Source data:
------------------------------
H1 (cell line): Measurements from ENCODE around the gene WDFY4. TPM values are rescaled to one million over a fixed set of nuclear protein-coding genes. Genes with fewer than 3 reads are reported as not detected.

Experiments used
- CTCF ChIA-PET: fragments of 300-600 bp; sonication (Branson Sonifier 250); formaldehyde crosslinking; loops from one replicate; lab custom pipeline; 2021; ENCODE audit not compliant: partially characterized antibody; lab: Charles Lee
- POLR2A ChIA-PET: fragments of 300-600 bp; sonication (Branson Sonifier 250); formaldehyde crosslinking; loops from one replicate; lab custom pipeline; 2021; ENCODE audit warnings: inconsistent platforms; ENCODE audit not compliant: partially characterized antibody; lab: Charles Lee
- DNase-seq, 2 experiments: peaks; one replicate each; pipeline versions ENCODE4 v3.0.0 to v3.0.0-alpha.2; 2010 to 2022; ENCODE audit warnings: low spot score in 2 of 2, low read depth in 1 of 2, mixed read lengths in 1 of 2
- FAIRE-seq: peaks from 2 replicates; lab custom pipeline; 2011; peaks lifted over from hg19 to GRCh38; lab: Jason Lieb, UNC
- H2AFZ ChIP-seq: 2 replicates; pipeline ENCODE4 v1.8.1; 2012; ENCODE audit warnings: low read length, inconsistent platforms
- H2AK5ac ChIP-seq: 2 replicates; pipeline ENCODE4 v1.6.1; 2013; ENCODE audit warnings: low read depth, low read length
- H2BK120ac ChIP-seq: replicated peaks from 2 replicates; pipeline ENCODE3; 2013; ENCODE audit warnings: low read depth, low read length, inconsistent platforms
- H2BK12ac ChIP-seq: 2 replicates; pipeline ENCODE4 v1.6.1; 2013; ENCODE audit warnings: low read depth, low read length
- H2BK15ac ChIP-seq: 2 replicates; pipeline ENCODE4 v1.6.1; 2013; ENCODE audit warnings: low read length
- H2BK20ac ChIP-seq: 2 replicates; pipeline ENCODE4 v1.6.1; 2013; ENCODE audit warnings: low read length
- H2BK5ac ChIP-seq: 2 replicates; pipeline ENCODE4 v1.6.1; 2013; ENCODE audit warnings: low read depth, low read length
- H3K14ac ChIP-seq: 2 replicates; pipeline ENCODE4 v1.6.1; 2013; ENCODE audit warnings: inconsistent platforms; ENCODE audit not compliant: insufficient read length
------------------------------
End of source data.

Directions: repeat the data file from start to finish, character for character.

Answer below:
H1 (cell line): Measurements from ENCODE around the gene WDFY4. TPM values are rescaled to one million over a fixed set of nuclear protein-coding genes. Genes with fewer than 3 reads are reported as not detected.

Experiments used
- CTCF ChIA-PET: fragments of 300-600 bp; sonication (Branson Sonifier 250); formaldehyde crosslinking; loops from one replicate; lab custom pipeline; 2021; ENCODE audit not compliant: partially characterized antibody; lab: Charles Lee
- POLR2A ChIA-PET: fragments of 300-600 bp; sonication (Branson Sonifier 250); formaldehyde crosslinking; loops from one replicate; lab custom pipeline; 2021; ENCODE audit warnings: inconsistent platforms; ENCODE audit not compliant: partially characterized antibody; lab: Charles Lee
- DNase-seq, 2 experiments: peaks; one replicate each; pipeline versions ENCODE4 v3.0.0 to v3.0.0-alpha.2; 2010 to 2022; ENCODE audit warnings: low spot score in 2 of 2, low read depth in 1 of 2, mixed read lengths in 1 of 2
- FAIRE-seq: peaks from 2 replicates; lab custom pipeline; 2011; peaks lifted over from hg19 to GRCh38; lab: Jason Lieb, UNC
- H2AFZ ChIP-seq: 2 replicates; pipeline ENCODE4 v1.8.1; 2012; ENCODE audit warnings: low read length, inconsistent platforms
- H2AK5ac ChIP-seq: 2 replicates; pipeline ENCODE4 v1.6.1; 2013; ENCODE audit warnings: low read depth, low read length
- H2BK120ac ChIP-seq: replicated peaks from 2 replicates; pipeline ENCODE3; 2013; ENCODE audit warnings: low read depth, low read length, inconsistent platforms
- H2BK12ac ChIP-seq: 2 replicates; pipeline ENCODE4 v1.6.1; 2013; ENCODE audit warnings: low read depth, low read length
- H2BK15ac ChIP-seq: 2 replicates; pipeline ENCODE4 v1.6.1; 2013; ENCODE audit warnings: low read length
- H2BK20ac ChIP-seq: 2 replicates; pipeline ENCODE4 v1.6.1; 2013; ENCODE audit warnings: low read length
- H2BK5ac ChIP-seq: 2 replicates; pipeline ENCODE4 v1.6.1; 2013; ENCODE audit warnings: low read depth, low read length
- H3K14ac ChIP-seq: 2 replicates; pipeline ENCODE4 v1.6.1; 2013; ENCODE audit warnings: inconsistent platforms; ENCODE audit not compliant: insufficient read length